The start of what could become the most volatile negotiations in the history of professional athletics will take place today when representatives of the National Football League and the NFL Players Association meet in Hollywood, Fla.
The two sides will begin discussing a new collective bargaining agreement to replace the current contract, which expires July 15. A major issue will be the NFLPA's unprecedented demand to begin sharing in the league's annual gross revenues.
Although the principal NFLPA requests have been known for almost a year, this will be the group's first formal presentation to the league. But little is expected to happen during this scheduled four-day session.
Months of rhetoric on both sides has led most observers to one conclusion: the players are headed for a strike, probably around the opening game of the 1982 season, unless some compromise is reached. That compromise now seems unlikely.
"We've got to convince them that the players are deadly serious about percentage of the gross," Garvey said. "I'm sure they are going to try to convince us that they . . . won't negotiate that point.
"But at one point, they are going to have to talk to us about it. I've seen enough times when they said they would never negotiate something with us and then they have. The worst thing you could say in labor negotiations is never. This is what the players want. We are unified about that."
The league, speaking through chief negotiator Jack Donlan, already has said it never will negotiate that demand, even if the players strike because of it.
The NFL's approach will be governed by how it judges player unity. In 1974, when the players struck over contract negotiations, the walkout ended quickly and it took three more years for the present contract to be worked out. The irony now is that it may take another strike for the players to prove to the owners that they no longer have the same internal problems, that they no longer are fragmented, that making Garvey the negotiating target, as has happened so far, will backfire.
To reinforce their unity, the players and Garvey have been preparing for this day almost from the moment the 1977 agreement was signed. They have affliated with the AFL-CIO, they have conducted a series of regional and team meetings, they have prepared videotape instructional films and they have compiled extensive data reflecting what the players want. Garvey says data show that well over 90 percent of the players want percentage of the gross in the new contract.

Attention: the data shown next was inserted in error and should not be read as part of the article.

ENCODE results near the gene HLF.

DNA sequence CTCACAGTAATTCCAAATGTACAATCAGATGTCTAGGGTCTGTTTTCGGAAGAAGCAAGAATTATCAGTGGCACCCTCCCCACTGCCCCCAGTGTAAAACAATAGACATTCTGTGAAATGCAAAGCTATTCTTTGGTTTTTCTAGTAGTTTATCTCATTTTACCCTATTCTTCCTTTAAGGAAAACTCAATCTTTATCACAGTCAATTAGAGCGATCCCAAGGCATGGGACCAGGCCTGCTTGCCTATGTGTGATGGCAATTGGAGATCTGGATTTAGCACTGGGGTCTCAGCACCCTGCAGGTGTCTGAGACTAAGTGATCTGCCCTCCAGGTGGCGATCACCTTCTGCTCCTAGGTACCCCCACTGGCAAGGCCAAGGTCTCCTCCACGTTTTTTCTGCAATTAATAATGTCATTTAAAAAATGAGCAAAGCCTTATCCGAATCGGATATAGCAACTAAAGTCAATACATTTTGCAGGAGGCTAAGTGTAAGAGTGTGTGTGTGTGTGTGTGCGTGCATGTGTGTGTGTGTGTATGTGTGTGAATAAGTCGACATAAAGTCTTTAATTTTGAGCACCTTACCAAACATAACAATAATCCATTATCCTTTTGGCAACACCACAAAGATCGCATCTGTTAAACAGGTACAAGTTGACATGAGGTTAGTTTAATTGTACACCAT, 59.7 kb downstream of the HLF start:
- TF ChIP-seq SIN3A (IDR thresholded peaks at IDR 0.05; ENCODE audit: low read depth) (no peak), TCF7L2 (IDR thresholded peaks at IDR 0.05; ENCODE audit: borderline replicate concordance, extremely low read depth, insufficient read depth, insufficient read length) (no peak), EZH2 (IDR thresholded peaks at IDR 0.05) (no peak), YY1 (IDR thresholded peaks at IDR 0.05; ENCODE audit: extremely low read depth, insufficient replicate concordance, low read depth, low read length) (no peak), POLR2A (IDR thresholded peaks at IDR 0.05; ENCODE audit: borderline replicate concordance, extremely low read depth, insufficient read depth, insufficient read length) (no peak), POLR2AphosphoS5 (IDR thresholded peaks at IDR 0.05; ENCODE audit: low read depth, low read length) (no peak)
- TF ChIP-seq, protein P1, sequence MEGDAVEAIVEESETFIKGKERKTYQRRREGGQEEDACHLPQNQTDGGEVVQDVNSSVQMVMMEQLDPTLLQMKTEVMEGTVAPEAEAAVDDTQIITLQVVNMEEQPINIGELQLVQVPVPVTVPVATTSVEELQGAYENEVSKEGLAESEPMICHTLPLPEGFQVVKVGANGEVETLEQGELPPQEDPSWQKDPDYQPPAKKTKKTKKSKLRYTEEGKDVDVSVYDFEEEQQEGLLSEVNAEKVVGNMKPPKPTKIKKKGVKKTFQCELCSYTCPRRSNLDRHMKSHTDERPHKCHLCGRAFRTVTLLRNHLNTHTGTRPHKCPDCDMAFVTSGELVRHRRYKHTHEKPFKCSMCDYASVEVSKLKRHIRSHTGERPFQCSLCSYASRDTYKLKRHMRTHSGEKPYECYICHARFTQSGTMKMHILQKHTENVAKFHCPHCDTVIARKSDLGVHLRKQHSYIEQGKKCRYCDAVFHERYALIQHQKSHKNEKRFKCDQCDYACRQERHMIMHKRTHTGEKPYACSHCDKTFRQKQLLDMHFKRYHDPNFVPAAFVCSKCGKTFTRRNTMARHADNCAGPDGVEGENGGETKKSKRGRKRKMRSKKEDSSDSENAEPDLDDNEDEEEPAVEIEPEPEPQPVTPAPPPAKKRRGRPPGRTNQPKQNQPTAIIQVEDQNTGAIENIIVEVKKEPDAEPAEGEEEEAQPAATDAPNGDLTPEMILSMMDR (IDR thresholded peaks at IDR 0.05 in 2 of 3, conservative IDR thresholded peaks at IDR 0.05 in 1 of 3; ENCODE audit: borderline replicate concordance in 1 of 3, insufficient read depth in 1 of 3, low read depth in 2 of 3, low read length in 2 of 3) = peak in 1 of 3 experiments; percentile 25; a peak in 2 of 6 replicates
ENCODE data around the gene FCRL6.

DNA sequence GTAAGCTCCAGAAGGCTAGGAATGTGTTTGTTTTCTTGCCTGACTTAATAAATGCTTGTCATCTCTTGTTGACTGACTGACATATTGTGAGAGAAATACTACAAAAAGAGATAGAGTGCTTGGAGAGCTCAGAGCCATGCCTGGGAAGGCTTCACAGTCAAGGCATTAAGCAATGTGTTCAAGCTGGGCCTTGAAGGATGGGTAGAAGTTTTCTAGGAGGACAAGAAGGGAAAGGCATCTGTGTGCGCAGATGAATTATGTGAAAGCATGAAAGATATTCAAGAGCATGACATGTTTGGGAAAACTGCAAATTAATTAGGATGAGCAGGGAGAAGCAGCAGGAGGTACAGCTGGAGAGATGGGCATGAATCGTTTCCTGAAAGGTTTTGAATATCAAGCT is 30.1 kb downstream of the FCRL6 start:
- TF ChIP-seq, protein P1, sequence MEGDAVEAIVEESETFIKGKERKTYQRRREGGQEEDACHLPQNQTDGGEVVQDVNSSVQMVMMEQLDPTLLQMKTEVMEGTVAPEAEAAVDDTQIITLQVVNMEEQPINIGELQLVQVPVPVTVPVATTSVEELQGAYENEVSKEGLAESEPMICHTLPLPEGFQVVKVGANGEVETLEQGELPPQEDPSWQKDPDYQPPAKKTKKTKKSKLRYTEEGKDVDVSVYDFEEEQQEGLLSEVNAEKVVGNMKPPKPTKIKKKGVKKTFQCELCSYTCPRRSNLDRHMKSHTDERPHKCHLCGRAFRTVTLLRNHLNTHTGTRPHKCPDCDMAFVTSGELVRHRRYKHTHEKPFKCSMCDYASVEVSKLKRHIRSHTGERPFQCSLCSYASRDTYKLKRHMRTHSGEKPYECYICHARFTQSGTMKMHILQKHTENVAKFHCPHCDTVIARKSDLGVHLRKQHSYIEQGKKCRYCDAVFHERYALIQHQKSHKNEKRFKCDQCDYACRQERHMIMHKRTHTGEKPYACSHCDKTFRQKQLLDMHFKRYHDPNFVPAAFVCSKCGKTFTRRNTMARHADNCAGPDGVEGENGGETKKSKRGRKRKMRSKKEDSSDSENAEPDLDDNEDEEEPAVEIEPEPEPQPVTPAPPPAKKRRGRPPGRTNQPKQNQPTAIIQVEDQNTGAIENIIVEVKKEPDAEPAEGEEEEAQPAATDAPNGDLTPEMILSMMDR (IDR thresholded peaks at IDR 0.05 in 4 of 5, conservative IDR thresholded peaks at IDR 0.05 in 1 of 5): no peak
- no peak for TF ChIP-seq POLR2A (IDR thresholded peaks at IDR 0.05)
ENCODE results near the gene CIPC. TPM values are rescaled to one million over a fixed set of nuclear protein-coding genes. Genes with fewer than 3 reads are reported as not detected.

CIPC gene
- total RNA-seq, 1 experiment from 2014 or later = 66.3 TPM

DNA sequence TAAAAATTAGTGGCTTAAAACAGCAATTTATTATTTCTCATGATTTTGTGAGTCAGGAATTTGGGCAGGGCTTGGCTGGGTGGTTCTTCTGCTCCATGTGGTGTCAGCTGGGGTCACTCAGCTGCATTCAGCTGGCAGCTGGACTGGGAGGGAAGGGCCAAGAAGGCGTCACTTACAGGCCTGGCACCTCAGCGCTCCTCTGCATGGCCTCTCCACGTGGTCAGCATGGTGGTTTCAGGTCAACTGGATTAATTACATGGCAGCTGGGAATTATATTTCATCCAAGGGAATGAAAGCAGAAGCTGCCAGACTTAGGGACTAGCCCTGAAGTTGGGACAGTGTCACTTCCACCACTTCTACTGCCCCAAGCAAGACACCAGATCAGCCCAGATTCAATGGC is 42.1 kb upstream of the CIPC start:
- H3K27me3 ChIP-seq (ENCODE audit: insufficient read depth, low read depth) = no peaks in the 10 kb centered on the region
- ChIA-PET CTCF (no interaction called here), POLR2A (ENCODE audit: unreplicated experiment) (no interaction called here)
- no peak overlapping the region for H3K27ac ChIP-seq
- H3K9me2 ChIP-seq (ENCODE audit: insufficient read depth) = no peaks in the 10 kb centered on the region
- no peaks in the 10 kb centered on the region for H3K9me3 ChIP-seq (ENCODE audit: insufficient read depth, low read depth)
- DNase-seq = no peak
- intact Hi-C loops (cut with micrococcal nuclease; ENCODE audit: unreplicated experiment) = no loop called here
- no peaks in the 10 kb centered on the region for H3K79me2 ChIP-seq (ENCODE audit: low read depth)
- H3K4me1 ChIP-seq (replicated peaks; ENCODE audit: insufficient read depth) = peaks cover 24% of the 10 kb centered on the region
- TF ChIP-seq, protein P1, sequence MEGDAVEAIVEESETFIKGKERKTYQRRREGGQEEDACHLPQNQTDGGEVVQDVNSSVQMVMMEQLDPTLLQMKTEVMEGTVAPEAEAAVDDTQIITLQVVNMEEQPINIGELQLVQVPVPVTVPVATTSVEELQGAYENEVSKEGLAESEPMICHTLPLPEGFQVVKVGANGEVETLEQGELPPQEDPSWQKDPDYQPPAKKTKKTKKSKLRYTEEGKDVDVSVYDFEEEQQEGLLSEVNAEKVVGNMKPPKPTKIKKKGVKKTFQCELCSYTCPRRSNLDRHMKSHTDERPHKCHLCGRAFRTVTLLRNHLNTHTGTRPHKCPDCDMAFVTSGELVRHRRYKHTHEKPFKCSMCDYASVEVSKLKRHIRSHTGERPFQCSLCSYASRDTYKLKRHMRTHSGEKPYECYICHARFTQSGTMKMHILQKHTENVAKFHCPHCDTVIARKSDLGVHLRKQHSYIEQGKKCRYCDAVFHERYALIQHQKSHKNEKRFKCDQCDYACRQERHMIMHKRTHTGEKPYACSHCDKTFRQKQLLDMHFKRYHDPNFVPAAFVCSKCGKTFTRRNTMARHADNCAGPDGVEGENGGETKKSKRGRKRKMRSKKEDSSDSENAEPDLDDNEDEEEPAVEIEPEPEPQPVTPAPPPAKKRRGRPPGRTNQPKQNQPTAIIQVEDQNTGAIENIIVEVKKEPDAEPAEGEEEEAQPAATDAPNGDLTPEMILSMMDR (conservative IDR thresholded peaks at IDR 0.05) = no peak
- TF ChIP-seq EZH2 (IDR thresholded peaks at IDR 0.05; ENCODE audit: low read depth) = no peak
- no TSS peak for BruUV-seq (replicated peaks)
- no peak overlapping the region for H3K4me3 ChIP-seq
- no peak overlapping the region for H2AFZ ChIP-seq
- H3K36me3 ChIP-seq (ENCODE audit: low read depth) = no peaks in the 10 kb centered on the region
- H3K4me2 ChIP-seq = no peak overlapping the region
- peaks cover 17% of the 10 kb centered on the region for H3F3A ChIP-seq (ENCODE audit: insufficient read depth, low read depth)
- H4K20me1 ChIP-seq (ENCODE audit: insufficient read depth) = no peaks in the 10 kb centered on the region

"But the league doesn't seem to be in any hurry," he said. "It's just the same attitude baseball took. What's the rush? Are they trying to force a strike? Will the public stand for that?
"What will make them speed up? Well, I think the television networks eventually will apply some pressure. They are negotiating now. In fact, I've heard they've already reached an agreement that will bring each team $12.6 million a year, but I can't confirm that. But if there is no certainty there will be a season next year, the networks are going to get worried about it after awhile."
It also may take awhile for the league to absorb all the facets of the NFLPA'S main demand. The NFLPA has been talking about wanting 55 percent of the league's gross revenues per year, but the exact percentage won't be worked out until its convention, starting March 21.
If it obtained a percentage of the gross revenues, the NFLPA would pay the players according to years in the league, regardless of position. Using 1980 average salaries and gross revenue, first-year player salaries would increase from $51,087 to $75,000. Third-year players would increase from $67,868 to $105,000 and so forth. There also would be many incentives. Players making the Pro Bowl would get a bonus. There would be performance bonuses, such as for being a regular-season starter. And playoff teams would get a sizeable chunk of the revenue pool.
From the gross pool also would come money to pay increased health and accident benefits, player pensions and other programs, some new under the NFLPA proposal.
Garvey says the percent-of-the-gross demand is necessary because "nothing else will work in the NFL. There is no incentive to win. Being a free agent in the league is a joke. This system will benefit both the players and the league. It will do away with individual bargaining and renegotiating, it will do away with unsavory agents. It will bring stability."
The NFLPA's attempt at bringing free agency to the league, in the 1977 agreement, failed. Only one player changed teams under the present system, which Garvey and his group helped devise. While other league salary averages grew dramatically, football's has lagged despite the popularity of the sport. (In 1980, the average NBA salary was $186,000, baseball $143,000, football $78,000.)
Donlan, however, says that percent of the gross means only one thing to the owners: control. "They (NFLPA) want to help us run the league and that's not going to happen," he said. "We agree there could be improvements, we agree they could be paid more money and we are willing to talk about it. But not percentage of the gross."